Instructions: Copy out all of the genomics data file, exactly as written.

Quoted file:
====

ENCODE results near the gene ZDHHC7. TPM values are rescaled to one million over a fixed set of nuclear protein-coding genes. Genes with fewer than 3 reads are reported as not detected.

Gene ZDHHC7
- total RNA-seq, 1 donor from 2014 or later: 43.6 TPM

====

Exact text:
ENCODE results near the gene ZDHHC7. TPM values are rescaled to one million over a fixed set of nuclear protein-coding genes. Genes with fewer than 3 reads are reported as not detected.

Gene ZDHHC7
- total RNA-seq, 1 donor from 2014 or later: 43.6 TPM